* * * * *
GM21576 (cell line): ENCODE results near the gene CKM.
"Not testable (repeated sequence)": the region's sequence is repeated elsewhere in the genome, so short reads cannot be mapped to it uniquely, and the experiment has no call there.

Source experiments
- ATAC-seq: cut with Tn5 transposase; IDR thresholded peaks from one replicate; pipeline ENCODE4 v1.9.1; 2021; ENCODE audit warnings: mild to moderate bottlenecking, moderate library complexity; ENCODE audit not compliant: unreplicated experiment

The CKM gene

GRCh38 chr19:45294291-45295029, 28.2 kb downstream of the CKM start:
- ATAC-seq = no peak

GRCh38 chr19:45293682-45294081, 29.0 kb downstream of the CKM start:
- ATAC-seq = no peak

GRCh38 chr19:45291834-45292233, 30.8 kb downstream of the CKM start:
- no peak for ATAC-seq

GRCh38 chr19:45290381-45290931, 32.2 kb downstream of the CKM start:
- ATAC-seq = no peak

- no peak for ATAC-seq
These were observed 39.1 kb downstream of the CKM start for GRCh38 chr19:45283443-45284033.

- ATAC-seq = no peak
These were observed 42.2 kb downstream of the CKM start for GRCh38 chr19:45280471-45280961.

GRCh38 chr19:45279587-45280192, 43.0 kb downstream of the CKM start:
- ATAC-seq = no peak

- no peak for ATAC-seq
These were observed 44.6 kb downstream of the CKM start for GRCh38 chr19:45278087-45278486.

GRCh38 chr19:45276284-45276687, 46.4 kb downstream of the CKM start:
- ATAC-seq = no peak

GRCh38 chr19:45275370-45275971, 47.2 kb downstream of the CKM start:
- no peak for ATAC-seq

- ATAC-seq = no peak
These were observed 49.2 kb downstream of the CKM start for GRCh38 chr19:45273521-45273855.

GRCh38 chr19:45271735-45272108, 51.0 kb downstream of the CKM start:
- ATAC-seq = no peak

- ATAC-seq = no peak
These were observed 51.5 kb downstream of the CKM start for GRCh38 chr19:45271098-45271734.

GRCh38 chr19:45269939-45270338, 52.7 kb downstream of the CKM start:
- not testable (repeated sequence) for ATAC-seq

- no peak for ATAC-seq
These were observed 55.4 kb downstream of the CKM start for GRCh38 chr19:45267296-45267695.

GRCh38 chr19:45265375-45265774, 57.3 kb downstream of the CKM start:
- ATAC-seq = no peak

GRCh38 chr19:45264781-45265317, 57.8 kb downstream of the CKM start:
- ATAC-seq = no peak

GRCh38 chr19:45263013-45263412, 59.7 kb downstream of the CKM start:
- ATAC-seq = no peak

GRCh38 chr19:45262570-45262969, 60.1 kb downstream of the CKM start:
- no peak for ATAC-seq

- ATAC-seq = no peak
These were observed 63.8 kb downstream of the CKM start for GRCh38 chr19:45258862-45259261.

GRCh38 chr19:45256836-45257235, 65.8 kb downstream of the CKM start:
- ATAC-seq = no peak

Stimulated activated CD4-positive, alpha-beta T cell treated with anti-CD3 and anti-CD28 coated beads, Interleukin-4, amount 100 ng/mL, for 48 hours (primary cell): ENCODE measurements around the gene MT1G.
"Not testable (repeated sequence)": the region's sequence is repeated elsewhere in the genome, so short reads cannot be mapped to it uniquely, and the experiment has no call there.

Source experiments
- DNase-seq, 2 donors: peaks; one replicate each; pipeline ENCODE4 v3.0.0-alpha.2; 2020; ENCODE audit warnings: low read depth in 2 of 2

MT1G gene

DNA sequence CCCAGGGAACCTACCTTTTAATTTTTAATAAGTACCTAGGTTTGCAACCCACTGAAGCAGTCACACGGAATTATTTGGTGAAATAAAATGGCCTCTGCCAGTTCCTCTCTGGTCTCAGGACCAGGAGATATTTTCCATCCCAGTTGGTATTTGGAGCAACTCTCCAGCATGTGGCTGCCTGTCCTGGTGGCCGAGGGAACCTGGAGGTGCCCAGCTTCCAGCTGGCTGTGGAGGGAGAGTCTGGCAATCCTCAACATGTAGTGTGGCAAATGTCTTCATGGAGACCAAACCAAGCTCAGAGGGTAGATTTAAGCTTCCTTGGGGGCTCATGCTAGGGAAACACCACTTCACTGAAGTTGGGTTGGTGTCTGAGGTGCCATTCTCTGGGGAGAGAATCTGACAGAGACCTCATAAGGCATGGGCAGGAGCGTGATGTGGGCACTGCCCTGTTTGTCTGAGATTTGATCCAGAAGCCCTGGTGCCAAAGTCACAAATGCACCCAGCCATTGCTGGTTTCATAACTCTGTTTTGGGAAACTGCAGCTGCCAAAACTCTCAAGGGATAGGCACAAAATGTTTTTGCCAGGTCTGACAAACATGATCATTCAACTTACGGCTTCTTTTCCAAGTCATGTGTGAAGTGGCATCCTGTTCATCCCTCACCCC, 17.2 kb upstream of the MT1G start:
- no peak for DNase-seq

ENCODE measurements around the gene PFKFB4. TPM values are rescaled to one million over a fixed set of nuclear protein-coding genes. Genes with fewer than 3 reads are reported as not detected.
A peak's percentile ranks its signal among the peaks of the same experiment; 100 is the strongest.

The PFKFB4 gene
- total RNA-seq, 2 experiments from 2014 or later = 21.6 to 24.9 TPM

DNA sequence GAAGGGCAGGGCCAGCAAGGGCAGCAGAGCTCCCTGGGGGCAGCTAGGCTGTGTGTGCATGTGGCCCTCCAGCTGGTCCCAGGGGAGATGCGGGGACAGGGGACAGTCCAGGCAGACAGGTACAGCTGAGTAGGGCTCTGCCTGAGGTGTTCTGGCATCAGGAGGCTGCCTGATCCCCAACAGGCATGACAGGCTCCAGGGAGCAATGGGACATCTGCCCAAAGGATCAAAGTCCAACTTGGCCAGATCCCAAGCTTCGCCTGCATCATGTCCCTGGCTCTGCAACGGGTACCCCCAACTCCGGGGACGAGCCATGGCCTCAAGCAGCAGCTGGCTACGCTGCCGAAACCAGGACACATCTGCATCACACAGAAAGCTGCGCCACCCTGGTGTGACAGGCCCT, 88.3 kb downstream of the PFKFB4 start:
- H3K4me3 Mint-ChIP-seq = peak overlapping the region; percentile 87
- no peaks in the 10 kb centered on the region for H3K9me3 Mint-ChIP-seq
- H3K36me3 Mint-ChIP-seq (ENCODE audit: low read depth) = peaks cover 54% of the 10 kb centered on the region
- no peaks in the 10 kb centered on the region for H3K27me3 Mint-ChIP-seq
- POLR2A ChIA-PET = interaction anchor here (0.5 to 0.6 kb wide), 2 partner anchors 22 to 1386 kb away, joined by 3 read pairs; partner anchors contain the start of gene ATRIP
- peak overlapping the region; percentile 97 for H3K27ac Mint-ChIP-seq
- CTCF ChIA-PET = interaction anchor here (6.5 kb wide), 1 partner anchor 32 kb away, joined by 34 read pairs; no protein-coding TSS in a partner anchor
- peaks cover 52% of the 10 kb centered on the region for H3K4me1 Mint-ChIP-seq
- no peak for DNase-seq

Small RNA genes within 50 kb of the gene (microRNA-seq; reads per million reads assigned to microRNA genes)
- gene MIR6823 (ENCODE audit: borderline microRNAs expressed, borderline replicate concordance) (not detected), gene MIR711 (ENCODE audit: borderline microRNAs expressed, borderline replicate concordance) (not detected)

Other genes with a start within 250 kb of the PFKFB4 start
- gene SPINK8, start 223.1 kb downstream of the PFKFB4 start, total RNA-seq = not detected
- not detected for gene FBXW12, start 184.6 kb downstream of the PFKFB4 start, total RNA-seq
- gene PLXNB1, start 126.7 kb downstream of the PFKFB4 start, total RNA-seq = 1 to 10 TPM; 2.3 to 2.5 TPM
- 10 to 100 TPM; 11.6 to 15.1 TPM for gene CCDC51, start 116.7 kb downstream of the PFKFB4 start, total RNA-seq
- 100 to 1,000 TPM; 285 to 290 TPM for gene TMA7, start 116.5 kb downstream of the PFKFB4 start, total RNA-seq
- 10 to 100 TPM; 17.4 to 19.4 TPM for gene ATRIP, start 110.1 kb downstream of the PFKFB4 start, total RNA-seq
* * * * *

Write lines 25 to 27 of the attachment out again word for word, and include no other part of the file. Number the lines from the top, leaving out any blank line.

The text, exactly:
- no peak for ATAC-seq

- ATAC-seq = no peak
These were observed 49.2 kb downstream of the CKM start for GRCh38 chr19:45273521-45273855.